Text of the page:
Jennings: Masters Calcutta Strategy to Gain an Edge Over Your Pool
Rob Schumacher-USA TODAY Sports. Pictured: Tiger Woods
- Masters Calcutta pools are one of the most popular and fun ways to wager on the first golf major of the year, but what's the ideal strategy?
- Peter Jennings gives some tips on how and when to bid on players, how to use the betting market as a resource, and how to take advantage of pools with quirky rules.
I have participated in a variety of Calcutta pools for different events over the years — and nothing beats a Masters Calcutta (with March Madness being a close second).
If you’re unfamiliar, Masters Calcutta pools involve gamblers bidding on all golfers in the field individually. There are various payouts depending how well your players perform, with the bettor who owns the winner getting the majority of the payout (more on this later).
A Masters Calcutta shares some of the same strategies that you can leverage for other sports, but there are a Masters-specific nuances you’ll want to factor. Here are a few key fundamentals that are critical to having an edge.
Know the Rules!
I know it sounds simple, but understanding the rules and payouts of your Calcutta is paramount. The variety of the pools and the different forms of payouts are part of the reason I love this format. For this piece I will cover strategy for more traditional payouts but try to reference some nuances and edges I have noticed.
The majority of pools pay out a significant portion of the prize pool to first place. Depending on your risk tolerance and strategy you can target top-heavy pools or those with flatter payouts. The depth of the payouts is very important, typically pools pay 5-10 places.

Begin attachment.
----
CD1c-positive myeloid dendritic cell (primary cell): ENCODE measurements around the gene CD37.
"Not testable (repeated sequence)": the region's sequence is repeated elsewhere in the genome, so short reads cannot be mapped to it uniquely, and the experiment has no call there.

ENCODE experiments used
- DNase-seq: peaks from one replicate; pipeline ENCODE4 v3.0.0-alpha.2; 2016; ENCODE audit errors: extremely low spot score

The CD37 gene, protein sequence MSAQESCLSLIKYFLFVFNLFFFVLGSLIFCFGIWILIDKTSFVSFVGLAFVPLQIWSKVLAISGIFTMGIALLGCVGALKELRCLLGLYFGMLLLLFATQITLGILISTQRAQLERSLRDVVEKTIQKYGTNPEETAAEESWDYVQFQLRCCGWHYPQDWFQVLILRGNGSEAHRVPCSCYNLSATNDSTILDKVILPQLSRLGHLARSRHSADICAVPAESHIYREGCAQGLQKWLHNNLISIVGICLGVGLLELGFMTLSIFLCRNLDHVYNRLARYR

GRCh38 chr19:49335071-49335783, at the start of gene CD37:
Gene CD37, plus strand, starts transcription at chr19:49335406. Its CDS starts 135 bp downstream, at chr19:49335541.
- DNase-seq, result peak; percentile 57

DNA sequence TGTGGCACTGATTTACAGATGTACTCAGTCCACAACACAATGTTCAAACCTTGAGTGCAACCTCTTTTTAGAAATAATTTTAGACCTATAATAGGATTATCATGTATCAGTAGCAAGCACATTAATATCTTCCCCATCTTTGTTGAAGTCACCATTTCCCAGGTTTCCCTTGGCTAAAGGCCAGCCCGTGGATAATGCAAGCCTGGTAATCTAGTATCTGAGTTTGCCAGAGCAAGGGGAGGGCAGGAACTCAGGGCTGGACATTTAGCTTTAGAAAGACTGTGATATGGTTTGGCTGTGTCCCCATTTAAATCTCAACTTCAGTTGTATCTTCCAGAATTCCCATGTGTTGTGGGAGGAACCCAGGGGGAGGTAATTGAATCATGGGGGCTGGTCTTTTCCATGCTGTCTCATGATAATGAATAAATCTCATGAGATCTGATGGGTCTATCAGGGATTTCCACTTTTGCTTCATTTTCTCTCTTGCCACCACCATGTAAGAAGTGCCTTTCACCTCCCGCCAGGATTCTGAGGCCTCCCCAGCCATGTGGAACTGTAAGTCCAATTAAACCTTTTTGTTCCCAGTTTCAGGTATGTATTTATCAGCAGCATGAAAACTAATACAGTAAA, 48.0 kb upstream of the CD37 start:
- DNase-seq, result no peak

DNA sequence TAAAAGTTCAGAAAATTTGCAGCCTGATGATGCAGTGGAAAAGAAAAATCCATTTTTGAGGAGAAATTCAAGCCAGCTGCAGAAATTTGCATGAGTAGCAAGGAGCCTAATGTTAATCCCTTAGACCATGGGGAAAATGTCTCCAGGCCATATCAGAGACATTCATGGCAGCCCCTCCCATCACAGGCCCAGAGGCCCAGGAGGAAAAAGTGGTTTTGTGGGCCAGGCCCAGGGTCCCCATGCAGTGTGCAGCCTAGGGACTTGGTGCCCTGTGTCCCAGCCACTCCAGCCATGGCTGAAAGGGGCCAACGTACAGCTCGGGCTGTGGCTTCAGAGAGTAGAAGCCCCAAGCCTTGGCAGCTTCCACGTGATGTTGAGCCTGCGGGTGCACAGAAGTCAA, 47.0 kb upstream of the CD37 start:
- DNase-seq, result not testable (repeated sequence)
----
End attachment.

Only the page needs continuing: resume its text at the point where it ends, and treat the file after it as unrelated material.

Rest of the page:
I prefer pools with flatter payouts and quirky rules to minimize variance. Why the quirky rules? You’d be surprised how many people ignore them, giving you an edge if you understand the nuances.
Here’s an example: Some pools will pay out a small percentage of the pot (normally ~1%) for high and low rounds of the day. Adding in high round for the day creates some value on the worst players. Larry Mize, Ian Woosman, Sandy Lyle and some of the other retired winners have essentially zero equity to win or place, but they do have value for high round of the day.
The amateurs fall into a similar bucket but with much higher place equity. Make sure you understand every payout so you have the correct inputs for calculating value in your pool.
Gather Historical Data
Know the people and the history in your Calcutta. Any historical data on total prize pool or previous golfers prices is extremely helpful in calculating the estimated total pool.
During the auction, you can leverage some of the historical data against what you’re seeing take place in real-time. Are the top-end golfers going for more than they had in previous years? If so, you can usually expect that the total pool will be higher this time around, too.
In addition to historical data, any information about “the room” is helpful. If you are doing a pool vs. finance guys, you can suspect the total pool will be bigger if the stock market has been doing well. If you are competing against oil guys, check to see how oil has done relative to the size of the prize pool. Knowing your competition and their appetite for action is imperative.